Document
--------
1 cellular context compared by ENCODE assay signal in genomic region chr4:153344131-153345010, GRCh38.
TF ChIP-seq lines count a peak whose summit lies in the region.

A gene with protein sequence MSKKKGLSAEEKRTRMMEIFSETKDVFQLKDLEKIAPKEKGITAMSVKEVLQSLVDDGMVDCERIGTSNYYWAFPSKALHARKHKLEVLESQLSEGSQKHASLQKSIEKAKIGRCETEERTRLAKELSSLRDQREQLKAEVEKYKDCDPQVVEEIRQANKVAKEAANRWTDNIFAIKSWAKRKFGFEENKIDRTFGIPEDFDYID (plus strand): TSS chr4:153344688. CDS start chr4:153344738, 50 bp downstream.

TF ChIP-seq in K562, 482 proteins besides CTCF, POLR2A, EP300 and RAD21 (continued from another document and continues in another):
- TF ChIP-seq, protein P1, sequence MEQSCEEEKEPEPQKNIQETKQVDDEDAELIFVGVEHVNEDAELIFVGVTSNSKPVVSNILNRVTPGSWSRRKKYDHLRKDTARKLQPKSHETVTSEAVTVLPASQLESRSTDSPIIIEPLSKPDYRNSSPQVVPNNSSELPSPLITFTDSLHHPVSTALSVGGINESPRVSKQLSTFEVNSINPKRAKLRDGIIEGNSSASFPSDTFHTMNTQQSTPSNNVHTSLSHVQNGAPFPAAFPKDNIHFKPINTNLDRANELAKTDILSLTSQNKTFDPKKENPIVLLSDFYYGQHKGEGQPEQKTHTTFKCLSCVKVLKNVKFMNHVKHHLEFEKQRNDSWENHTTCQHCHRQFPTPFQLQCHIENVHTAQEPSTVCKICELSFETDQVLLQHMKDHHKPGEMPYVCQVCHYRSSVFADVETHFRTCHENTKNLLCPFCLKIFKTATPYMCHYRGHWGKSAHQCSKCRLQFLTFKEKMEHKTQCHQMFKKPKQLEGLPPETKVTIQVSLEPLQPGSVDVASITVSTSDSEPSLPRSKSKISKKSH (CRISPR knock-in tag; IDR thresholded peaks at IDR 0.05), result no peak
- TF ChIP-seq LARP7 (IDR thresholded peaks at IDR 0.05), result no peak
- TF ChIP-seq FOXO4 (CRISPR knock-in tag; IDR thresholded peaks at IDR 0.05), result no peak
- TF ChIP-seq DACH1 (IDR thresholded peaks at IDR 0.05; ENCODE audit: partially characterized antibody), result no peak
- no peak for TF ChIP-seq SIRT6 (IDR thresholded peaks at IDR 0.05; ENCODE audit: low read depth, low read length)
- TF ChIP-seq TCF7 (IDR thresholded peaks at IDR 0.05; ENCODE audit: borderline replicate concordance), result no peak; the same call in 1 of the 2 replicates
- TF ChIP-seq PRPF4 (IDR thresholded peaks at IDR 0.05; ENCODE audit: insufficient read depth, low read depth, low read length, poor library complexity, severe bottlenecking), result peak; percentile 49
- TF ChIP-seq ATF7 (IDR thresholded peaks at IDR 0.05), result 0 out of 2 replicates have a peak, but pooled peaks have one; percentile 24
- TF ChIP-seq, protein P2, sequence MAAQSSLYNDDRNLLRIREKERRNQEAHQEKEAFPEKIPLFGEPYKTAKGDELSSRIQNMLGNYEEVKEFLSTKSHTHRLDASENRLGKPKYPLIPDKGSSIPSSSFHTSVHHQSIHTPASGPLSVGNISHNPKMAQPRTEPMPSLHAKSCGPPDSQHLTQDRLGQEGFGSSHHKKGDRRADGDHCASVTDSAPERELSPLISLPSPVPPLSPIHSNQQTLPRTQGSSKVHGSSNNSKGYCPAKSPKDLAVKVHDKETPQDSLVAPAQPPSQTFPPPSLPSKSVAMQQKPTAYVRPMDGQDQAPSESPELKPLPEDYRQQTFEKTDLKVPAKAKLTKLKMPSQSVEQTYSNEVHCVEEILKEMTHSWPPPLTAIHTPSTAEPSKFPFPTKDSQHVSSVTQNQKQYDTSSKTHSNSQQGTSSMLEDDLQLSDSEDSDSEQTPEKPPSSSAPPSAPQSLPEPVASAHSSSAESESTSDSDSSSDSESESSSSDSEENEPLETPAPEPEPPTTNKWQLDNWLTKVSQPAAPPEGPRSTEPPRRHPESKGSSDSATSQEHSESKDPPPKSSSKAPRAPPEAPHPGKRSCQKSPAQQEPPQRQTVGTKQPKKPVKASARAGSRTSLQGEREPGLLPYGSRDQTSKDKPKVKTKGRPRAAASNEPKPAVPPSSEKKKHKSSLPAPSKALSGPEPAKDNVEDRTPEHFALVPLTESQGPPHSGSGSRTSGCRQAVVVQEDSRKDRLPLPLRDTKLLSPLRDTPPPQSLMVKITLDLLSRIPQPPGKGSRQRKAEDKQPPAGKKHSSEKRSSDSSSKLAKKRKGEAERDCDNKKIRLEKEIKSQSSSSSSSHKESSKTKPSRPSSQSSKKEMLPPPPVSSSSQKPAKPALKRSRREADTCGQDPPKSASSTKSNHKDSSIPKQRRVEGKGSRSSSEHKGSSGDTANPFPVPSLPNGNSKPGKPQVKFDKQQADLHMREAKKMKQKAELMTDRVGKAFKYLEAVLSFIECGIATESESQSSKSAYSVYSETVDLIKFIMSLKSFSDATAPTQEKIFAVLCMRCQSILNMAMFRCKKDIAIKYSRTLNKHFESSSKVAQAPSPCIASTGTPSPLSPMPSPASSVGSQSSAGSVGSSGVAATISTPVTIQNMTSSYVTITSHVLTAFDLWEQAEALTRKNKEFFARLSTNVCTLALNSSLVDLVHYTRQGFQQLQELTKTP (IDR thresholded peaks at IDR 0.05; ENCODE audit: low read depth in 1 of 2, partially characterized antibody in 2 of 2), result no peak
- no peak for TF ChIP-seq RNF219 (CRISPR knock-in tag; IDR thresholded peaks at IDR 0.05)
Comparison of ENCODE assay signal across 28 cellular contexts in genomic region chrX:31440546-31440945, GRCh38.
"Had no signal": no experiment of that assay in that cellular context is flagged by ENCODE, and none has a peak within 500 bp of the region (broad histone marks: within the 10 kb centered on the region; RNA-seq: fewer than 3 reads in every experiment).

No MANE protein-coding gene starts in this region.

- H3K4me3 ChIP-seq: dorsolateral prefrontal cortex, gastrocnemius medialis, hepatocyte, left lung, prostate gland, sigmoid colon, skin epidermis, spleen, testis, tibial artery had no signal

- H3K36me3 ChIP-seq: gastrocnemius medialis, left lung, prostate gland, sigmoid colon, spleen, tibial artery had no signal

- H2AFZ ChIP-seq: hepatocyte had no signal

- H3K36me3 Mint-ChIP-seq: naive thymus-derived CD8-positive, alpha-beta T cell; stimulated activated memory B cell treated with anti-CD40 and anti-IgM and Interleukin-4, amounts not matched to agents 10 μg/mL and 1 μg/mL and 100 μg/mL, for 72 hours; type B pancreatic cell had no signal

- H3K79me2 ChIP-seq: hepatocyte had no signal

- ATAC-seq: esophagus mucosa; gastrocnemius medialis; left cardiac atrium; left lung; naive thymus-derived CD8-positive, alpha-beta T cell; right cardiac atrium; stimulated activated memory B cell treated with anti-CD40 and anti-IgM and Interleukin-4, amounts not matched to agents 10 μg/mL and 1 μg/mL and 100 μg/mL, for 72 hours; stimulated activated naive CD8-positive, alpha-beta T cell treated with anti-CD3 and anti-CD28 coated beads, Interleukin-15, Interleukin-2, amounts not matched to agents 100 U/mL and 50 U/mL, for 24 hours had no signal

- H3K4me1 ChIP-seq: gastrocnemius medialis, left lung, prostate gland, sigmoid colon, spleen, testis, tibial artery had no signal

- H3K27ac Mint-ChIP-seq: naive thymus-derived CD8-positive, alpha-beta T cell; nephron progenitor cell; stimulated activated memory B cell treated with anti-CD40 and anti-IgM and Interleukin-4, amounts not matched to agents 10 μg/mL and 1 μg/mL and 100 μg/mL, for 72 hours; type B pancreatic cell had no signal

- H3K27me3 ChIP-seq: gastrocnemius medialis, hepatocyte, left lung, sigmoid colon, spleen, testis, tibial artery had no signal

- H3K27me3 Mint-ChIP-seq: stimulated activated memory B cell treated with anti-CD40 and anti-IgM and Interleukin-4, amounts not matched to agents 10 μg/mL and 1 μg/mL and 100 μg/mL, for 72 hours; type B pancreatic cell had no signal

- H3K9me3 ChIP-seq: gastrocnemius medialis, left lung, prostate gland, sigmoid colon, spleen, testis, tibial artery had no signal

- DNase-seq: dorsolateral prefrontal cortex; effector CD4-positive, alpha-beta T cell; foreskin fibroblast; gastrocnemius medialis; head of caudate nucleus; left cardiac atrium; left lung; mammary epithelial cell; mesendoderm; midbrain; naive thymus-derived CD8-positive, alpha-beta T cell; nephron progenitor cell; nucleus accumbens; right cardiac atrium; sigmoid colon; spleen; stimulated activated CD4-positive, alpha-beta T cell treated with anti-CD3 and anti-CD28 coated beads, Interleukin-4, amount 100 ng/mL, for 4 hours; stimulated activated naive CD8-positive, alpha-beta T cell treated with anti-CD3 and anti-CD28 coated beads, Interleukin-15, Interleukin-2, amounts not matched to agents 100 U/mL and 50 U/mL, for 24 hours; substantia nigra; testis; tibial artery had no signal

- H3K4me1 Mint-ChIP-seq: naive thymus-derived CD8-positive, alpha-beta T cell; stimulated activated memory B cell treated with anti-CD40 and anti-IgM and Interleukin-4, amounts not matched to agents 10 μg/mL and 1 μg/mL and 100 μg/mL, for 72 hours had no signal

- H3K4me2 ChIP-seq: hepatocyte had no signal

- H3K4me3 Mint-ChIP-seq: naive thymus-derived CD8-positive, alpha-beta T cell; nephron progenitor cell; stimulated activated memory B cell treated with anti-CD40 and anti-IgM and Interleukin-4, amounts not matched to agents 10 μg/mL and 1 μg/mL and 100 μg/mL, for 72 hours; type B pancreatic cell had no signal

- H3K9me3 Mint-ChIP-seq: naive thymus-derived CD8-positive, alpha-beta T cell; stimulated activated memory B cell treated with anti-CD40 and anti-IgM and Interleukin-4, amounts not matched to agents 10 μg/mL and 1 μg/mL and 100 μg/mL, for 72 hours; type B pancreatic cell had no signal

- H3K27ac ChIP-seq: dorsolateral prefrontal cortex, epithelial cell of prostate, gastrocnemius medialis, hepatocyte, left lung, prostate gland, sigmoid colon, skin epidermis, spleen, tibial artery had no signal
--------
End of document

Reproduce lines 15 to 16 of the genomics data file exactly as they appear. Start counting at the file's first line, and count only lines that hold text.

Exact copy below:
Comparison of ENCODE assay signal across 28 cellular contexts in genomic region chrX:31440546-31440945, GRCh38.
"Had no signal": no experiment of that assay in that cellular context is flagged by ENCODE, and none has a peak within 500 bp of the region (broad histone marks: within the 10 kb centered on the region; RNA-seq: fewer than 3 reads in every experiment).